With that said, my name is Danielle and I am not signing off just yet! I will be here answering questions throughout the day! So, ASK ME ANYTHING!

Comments: 36 • Responses: 11  • Date: 

asystole_____6 karma

how long did you have symptoms until you were diagnosed and what were they?

also how was it living with a feeding tube? did you go to work/go out with it?

intentionallymyself10 karma

Hi! Thanks for your questions!

So, I had severe symptoms for about two years prior to diagnosis that progressively worsened. I'd get into really mid/upper right abdominal pain, I'd sometimes have a fever, sometimes not, lots of nausea and vomiting. I'd also get really dizzy, and I was prone to cold sweats.

Living with a feeding tube was hard. You don't realize how much food is everywhere until you're not consuming it at all. Movies? Popcorn! Mall? The food court! Bowling? Snack Bar! Hiking? Bring trail mix!

A friend once said to me, "if you can survive no food for three years you can stop doing drugs," and I was like, "I survived it because I had A LOT OF DRUGS."

As for work, no, but I did go to college with my tube, and I could pack it up. I had a small backpack to store it in with a built-in pocket that allowed the line to tuck under my shirt so I could bring it along everywhere. It was very subtle and easy to disguise. I did not work right after college as I had a lot going on medically, but a few years after the tube was removed, I did get into the workforce.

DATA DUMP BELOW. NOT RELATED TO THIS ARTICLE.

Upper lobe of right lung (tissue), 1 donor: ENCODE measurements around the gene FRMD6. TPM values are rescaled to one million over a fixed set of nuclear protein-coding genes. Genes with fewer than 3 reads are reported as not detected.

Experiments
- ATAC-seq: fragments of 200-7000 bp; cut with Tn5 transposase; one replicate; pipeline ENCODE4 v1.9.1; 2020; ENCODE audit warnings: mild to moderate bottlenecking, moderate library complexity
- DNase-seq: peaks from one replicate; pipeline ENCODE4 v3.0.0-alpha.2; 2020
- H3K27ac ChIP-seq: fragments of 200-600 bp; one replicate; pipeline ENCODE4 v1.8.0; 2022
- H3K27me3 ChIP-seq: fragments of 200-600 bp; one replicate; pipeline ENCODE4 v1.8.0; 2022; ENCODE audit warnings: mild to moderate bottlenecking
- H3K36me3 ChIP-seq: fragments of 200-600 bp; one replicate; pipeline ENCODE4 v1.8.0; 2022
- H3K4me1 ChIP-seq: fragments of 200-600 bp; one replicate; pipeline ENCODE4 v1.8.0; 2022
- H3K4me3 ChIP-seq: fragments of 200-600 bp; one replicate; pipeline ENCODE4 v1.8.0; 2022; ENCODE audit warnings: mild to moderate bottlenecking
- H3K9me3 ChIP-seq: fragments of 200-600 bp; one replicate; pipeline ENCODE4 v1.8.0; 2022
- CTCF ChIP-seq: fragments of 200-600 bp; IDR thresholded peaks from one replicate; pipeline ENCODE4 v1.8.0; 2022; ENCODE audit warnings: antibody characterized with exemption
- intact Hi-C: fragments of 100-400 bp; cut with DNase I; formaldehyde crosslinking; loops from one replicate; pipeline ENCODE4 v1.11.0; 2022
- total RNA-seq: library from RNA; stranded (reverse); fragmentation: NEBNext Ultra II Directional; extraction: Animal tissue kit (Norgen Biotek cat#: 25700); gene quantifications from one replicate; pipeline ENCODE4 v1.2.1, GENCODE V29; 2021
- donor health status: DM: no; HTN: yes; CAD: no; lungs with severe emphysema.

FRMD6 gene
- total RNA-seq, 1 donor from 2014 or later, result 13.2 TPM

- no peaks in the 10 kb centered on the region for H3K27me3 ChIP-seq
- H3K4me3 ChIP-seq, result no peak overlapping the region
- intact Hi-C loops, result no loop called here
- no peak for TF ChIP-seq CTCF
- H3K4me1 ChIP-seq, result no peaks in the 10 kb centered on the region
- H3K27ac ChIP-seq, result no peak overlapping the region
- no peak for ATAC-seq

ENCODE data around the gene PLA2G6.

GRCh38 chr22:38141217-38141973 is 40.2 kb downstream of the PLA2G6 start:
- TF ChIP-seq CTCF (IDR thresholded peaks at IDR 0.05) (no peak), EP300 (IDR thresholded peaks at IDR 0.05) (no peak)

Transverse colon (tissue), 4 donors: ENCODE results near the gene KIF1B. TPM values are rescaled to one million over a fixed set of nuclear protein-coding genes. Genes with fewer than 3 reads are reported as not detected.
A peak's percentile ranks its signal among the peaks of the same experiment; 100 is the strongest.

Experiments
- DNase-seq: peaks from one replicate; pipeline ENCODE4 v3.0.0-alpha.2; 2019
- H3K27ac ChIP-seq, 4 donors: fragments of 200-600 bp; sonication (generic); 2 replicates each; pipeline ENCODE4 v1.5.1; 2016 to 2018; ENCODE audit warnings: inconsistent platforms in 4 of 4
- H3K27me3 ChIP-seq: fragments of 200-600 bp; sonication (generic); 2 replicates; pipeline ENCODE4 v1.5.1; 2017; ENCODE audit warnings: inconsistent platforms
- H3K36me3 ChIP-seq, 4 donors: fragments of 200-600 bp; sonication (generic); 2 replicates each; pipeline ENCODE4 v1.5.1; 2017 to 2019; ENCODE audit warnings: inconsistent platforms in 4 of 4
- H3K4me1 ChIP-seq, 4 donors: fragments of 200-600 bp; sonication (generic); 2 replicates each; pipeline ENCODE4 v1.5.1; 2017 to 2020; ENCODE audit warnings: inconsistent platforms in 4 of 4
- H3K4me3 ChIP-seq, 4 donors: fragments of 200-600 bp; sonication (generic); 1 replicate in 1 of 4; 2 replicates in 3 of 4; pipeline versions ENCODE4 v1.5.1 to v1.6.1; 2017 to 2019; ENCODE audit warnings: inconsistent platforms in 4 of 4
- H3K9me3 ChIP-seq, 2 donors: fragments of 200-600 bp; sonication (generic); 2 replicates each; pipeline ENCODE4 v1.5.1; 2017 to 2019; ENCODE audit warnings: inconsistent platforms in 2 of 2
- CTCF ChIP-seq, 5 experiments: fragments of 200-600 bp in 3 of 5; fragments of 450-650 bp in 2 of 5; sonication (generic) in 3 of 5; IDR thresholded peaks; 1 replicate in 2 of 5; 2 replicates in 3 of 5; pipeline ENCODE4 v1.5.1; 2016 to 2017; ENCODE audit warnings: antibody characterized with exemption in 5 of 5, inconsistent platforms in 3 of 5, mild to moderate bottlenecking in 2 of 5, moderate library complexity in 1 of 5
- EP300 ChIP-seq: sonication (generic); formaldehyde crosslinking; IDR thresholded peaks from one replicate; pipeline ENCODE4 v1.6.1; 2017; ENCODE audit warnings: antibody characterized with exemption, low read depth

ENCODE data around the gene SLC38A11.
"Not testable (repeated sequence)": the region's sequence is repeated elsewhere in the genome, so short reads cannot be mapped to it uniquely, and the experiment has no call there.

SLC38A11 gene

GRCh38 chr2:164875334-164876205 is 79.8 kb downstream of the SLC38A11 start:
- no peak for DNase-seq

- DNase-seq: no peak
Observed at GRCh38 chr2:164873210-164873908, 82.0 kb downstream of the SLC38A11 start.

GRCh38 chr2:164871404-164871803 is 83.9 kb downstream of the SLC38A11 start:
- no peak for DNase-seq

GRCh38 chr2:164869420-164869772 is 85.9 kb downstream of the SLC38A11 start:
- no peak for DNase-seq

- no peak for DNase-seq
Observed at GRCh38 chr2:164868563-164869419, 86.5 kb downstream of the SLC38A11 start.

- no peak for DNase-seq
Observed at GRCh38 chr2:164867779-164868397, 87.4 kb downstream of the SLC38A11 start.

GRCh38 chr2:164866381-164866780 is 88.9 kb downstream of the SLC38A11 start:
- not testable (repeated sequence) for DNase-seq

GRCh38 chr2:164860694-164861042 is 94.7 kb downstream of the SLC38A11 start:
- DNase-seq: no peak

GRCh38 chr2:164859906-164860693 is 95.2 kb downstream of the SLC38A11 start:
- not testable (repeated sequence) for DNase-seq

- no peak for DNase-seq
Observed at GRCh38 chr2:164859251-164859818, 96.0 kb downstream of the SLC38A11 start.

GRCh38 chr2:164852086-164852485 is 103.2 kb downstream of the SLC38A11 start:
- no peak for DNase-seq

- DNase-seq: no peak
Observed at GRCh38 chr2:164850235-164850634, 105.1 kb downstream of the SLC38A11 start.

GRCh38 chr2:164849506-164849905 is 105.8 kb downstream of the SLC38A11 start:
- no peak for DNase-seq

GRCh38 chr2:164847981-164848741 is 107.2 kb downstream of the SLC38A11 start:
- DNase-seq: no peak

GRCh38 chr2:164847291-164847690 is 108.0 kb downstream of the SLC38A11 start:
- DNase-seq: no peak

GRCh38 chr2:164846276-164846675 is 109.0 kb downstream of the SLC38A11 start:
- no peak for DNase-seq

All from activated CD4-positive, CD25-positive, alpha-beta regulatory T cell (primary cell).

One-Bumblebee-56034 karma

How did the cost of treatment not cause financial ruin?

intentionallymyself1 karma

Let's just say, my bank account looks very sad.

RoboPeenie3 karma

What’s your advice for those dealing chronic pain and trying to juggle opiate relief?

intentionallymyself8 karma

So first and foremost, my advice is to be kind to yourself. We live in a world where people are quick to judge for any reason without having all the facts. Friends, doctors, and family members tend to be most guilty of this. Even those that mean well.

Secondly, have patience and leave room for trial and error on what does and doesn't work for you. Notice what is helpful and write it down. Notice what isn't and write it down.

I know I'm being a little vague here, because I'm of the opinion that when it comes to treating chronic pain it needs to be approached from multiple different perspectives and I cant definitively say what will and what wont work, plus I'm not a doctor.

However, I do know that having knowledge about the brain science behind chronic pain is what ultimately ended up making the difference for me. I actually spend a lot of time talking about that science in this video: I link a bunch of resources in the the description box of that video that I highly recommend checking out as well.